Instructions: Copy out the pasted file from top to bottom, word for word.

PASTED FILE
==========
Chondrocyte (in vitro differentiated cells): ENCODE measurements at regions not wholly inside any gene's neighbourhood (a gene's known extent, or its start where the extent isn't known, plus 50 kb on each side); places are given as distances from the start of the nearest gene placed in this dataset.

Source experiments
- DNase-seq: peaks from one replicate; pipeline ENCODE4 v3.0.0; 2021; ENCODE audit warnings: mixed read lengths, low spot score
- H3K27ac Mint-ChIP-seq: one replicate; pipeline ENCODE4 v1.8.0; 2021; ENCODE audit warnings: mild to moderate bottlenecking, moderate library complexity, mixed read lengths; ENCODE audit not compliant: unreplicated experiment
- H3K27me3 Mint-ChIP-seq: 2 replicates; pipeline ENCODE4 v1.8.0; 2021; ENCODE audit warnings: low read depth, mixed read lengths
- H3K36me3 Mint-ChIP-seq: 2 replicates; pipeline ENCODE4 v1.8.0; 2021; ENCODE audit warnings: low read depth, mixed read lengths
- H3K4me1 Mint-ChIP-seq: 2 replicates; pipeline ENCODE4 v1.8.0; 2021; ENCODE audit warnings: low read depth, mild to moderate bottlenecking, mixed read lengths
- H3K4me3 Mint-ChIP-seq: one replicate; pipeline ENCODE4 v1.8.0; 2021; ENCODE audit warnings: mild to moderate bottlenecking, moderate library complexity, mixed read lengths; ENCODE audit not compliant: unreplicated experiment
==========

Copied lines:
Chondrocyte (in vitro differentiated cells): ENCODE measurements at regions not wholly inside any gene's neighbourhood (a gene's known extent, or its start where the extent isn't known, plus 50 kb on each side); places are given as distances from the start of the nearest gene placed in this dataset.

Source experiments
- DNase-seq: peaks from one replicate; pipeline ENCODE4 v3.0.0; 2021; ENCODE audit warnings: mixed read lengths, low spot score
- H3K27ac Mint-ChIP-seq: one replicate; pipeline ENCODE4 v1.8.0; 2021; ENCODE audit warnings: mild to moderate bottlenecking, moderate library complexity, mixed read lengths; ENCODE audit not compliant: unreplicated experiment
- H3K27me3 Mint-ChIP-seq: 2 replicates; pipeline ENCODE4 v1.8.0; 2021; ENCODE audit warnings: low read depth, mixed read lengths
- H3K36me3 Mint-ChIP-seq: 2 replicates; pipeline ENCODE4 v1.8.0; 2021; ENCODE audit warnings: low read depth, mixed read lengths
- H3K4me1 Mint-ChIP-seq: 2 replicates; pipeline ENCODE4 v1.8.0; 2021; ENCODE audit warnings: low read depth, mild to moderate bottlenecking, mixed read lengths
- H3K4me3 Mint-ChIP-seq: one replicate; pipeline ENCODE4 v1.8.0; 2021; ENCODE audit warnings: mild to moderate bottlenecking, moderate library complexity, mixed read lengths; ENCODE audit not compliant: unreplicated experiment